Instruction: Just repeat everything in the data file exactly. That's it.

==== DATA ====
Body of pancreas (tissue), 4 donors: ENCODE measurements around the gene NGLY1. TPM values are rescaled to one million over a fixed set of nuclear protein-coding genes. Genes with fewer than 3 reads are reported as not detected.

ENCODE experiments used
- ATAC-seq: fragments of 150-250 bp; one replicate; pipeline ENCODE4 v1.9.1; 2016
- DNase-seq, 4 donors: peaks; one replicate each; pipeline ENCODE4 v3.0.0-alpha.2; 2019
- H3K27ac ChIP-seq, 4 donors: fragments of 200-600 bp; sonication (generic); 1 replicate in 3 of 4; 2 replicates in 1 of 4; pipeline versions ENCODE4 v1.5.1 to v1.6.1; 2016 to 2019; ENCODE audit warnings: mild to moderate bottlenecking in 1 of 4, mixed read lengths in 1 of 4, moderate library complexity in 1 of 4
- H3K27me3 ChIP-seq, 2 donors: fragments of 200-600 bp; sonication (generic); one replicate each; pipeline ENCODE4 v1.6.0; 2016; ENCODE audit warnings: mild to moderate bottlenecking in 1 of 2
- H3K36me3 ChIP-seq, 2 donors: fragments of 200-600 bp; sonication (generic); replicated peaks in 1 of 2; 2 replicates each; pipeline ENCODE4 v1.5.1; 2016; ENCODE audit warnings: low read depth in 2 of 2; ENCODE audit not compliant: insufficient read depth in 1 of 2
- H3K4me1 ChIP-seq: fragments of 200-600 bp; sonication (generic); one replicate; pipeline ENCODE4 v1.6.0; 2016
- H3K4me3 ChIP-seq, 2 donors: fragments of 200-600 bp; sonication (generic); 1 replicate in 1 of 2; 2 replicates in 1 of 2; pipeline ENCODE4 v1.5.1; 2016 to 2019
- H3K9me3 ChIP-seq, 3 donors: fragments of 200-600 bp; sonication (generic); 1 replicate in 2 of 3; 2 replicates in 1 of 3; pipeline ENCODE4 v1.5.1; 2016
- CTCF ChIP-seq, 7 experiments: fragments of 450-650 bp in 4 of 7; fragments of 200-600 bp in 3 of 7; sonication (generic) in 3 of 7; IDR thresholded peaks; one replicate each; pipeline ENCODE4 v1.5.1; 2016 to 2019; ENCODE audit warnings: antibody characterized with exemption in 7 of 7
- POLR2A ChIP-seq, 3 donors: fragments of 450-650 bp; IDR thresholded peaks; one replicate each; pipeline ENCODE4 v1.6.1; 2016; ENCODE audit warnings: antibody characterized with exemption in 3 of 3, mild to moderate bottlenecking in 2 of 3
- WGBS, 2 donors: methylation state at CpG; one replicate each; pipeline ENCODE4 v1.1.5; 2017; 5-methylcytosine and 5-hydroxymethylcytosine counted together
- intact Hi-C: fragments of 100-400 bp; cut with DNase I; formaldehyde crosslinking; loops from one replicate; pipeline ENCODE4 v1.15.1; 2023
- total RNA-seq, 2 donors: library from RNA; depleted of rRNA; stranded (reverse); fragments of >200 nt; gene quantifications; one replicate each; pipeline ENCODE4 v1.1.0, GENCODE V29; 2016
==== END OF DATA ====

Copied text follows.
Body of pancreas (tissue), 4 donors: ENCODE measurements around the gene NGLY1. TPM values are rescaled to one million over a fixed set of nuclear protein-coding genes. Genes with fewer than 3 reads are reported as not detected.

ENCODE experiments used
- ATAC-seq: fragments of 150-250 bp; one replicate; pipeline ENCODE4 v1.9.1; 2016
- DNase-seq, 4 donors: peaks; one replicate each; pipeline ENCODE4 v3.0.0-alpha.2; 2019
- H3K27ac ChIP-seq, 4 donors: fragments of 200-600 bp; sonication (generic); 1 replicate in 3 of 4; 2 replicates in 1 of 4; pipeline versions ENCODE4 v1.5.1 to v1.6.1; 2016 to 2019; ENCODE audit warnings: mild to moderate bottlenecking in 1 of 4, mixed read lengths in 1 of 4, moderate library complexity in 1 of 4
- H3K27me3 ChIP-seq, 2 donors: fragments of 200-600 bp; sonication (generic); one replicate each; pipeline ENCODE4 v1.6.0; 2016; ENCODE audit warnings: mild to moderate bottlenecking in 1 of 2
- H3K36me3 ChIP-seq, 2 donors: fragments of 200-600 bp; sonication (generic); replicated peaks in 1 of 2; 2 replicates each; pipeline ENCODE4 v1.5.1; 2016; ENCODE audit warnings: low read depth in 2 of 2; ENCODE audit not compliant: insufficient read depth in 1 of 2
- H3K4me1 ChIP-seq: fragments of 200-600 bp; sonication (generic); one replicate; pipeline ENCODE4 v1.6.0; 2016
- H3K4me3 ChIP-seq, 2 donors: fragments of 200-600 bp; sonication (generic); 1 replicate in 1 of 2; 2 replicates in 1 of 2; pipeline ENCODE4 v1.5.1; 2016 to 2019
- H3K9me3 ChIP-seq, 3 donors: fragments of 200-600 bp; sonication (generic); 1 replicate in 2 of 3; 2 replicates in 1 of 3; pipeline ENCODE4 v1.5.1; 2016
- CTCF ChIP-seq, 7 experiments: fragments of 450-650 bp in 4 of 7; fragments of 200-600 bp in 3 of 7; sonication (generic) in 3 of 7; IDR thresholded peaks; one replicate each; pipeline ENCODE4 v1.5.1; 2016 to 2019; ENCODE audit warnings: antibody characterized with exemption in 7 of 7
- POLR2A ChIP-seq, 3 donors: fragments of 450-650 bp; IDR thresholded peaks; one replicate each; pipeline ENCODE4 v1.6.1; 2016; ENCODE audit warnings: antibody characterized with exemption in 3 of 3, mild to moderate bottlenecking in 2 of 3
- WGBS, 2 donors: methylation state at CpG; one replicate each; pipeline ENCODE4 v1.1.5; 2017; 5-methylcytosine and 5-hydroxymethylcytosine counted together
- intact Hi-C: fragments of 100-400 bp; cut with DNase I; formaldehyde crosslinking; loops from one replicate; pipeline ENCODE4 v1.15.1; 2023
- total RNA-seq, 2 donors: library from RNA; depleted of rRNA; stranded (reverse); fragments of >200 nt; gene quantifications; one replicate each; pipeline ENCODE4 v1.1.0, GENCODE V29; 2016